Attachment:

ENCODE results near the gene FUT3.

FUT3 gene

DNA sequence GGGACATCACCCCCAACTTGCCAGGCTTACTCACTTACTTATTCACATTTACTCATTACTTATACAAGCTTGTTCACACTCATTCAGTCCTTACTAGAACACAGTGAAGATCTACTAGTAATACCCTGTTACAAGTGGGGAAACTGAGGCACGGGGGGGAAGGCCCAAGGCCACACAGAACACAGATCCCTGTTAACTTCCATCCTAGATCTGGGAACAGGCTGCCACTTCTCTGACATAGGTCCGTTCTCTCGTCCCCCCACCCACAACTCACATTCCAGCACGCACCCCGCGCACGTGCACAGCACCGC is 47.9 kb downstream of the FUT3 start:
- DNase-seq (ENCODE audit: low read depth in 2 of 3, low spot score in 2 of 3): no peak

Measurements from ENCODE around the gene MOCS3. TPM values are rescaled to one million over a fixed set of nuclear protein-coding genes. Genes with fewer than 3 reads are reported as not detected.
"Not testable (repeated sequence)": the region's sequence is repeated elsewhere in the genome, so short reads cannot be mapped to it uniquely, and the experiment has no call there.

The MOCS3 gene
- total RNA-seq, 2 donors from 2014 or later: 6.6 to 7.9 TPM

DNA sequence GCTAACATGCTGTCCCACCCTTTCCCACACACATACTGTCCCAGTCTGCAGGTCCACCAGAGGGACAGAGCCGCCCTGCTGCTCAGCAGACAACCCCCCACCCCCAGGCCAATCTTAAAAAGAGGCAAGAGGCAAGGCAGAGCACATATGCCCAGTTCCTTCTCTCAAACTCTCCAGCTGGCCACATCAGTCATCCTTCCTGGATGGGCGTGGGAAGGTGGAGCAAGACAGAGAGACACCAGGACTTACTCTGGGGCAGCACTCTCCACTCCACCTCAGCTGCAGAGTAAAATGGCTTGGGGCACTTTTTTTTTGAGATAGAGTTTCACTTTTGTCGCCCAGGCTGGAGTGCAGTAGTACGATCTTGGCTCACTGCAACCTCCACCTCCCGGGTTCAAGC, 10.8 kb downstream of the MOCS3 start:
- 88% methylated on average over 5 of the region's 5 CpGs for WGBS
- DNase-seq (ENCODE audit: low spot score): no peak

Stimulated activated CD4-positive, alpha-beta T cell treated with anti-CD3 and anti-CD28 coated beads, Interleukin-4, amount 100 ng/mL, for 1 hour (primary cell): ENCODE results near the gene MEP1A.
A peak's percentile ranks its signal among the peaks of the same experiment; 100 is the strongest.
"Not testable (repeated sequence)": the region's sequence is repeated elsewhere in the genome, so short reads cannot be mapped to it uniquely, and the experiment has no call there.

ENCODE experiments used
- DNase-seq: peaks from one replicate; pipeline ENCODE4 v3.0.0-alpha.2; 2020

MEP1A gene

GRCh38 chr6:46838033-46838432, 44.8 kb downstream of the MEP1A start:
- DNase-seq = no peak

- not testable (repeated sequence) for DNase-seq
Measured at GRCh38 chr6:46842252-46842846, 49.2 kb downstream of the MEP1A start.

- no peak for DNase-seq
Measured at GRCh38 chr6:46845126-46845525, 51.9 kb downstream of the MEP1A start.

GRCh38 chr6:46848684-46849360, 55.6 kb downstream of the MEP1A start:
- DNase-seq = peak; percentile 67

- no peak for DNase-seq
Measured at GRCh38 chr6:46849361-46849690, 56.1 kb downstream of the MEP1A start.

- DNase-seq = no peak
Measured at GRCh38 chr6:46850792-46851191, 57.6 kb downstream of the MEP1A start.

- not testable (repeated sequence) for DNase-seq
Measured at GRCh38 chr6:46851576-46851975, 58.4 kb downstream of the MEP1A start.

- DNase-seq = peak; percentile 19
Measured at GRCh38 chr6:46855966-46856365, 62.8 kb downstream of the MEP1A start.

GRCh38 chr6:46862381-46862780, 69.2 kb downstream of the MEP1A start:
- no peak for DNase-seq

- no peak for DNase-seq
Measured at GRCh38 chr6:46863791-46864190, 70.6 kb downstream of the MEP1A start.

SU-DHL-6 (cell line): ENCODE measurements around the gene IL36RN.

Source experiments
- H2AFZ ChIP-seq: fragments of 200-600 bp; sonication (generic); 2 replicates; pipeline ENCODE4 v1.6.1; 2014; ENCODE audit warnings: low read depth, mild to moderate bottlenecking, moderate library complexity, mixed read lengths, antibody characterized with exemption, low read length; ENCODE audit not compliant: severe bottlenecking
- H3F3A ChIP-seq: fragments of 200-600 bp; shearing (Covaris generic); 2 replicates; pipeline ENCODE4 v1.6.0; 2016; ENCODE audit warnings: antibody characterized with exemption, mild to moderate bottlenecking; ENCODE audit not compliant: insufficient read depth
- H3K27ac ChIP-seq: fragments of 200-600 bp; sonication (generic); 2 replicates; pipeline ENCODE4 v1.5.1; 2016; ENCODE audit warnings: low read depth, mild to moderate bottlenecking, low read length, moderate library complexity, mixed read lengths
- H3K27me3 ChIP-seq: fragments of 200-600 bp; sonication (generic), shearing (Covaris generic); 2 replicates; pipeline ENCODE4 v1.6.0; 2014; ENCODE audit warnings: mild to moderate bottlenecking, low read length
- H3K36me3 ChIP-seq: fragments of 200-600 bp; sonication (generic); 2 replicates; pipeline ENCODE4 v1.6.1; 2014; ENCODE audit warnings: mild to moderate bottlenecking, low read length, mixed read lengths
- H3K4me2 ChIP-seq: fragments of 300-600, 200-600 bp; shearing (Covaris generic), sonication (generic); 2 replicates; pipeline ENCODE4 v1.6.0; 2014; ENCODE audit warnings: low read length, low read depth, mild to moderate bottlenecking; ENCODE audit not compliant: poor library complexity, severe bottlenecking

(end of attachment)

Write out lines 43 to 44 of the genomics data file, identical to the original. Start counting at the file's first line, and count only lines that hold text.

- H3K27me3 ChIP-seq: fragments of 200-600 bp; sonication (generic), shearing (Covaris generic); 2 replicates; pipeline ENCODE4 v1.6.0; 2014; ENCODE audit warnings: mild to moderate bottlenecking, low read length
- H3K36me3 ChIP-seq: fragments of 200-600 bp; sonication (generic); 2 replicates; pipeline ENCODE4 v1.6.1; 2014; ENCODE audit warnings: mild to moderate bottlenecking, low read length, mixed read lengths